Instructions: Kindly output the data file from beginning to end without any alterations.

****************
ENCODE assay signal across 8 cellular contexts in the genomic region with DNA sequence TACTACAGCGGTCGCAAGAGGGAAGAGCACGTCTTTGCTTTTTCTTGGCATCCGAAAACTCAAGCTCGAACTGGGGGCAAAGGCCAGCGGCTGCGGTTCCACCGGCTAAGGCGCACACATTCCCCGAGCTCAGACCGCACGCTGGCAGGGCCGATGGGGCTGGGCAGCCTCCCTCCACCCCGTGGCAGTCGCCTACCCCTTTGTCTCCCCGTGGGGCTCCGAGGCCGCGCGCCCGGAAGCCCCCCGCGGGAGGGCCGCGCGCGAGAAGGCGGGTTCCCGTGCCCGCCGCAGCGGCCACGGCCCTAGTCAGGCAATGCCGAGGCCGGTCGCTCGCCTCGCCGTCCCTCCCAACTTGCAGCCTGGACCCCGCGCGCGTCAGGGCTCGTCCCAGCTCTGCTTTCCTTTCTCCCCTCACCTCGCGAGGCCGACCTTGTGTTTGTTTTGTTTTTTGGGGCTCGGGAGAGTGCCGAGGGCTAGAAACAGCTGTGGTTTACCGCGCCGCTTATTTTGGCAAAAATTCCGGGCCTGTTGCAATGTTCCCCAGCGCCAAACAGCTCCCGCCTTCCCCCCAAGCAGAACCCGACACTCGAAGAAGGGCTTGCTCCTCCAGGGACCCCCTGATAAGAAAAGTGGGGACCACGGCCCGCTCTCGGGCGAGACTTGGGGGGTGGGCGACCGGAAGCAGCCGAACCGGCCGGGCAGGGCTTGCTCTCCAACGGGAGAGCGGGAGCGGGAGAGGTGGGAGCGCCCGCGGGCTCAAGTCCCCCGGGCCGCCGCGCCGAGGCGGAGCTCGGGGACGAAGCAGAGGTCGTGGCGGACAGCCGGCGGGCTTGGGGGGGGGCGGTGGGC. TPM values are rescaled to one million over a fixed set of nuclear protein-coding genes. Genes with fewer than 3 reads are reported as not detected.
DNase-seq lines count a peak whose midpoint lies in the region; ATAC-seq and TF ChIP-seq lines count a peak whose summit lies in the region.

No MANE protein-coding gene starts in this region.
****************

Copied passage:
ENCODE assay signal across 8 cellular contexts in the genomic region with DNA sequence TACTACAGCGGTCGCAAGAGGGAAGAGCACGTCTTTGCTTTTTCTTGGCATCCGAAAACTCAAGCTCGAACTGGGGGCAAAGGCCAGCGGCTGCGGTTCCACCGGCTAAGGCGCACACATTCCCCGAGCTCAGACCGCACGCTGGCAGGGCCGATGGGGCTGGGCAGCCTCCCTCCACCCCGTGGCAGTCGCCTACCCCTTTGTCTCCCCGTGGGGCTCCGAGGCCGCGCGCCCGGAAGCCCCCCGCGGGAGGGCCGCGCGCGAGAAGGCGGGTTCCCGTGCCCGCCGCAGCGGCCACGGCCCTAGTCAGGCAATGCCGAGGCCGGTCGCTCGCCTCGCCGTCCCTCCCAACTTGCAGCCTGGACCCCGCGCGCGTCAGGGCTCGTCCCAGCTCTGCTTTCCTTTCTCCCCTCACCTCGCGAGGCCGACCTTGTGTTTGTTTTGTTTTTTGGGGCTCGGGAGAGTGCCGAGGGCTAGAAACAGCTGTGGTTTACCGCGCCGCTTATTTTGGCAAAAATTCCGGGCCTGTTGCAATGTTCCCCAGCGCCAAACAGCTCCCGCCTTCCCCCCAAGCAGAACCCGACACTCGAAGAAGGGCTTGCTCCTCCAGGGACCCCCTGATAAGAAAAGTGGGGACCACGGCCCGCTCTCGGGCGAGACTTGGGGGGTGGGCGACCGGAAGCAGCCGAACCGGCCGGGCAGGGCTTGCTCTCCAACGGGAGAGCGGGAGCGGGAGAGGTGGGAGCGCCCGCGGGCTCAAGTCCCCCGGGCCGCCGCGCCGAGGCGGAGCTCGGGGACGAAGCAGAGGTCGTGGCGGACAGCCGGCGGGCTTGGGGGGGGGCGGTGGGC. TPM values are rescaled to one million over a fixed set of nuclear protein-coding genes. Genes with fewer than 3 reads are reported as not detected.
DNase-seq lines count a peak whose midpoint lies in the region; ATAC-seq and TF ChIP-seq lines count a peak whose summit lies in the region.

No MANE protein-coding gene starts in this region.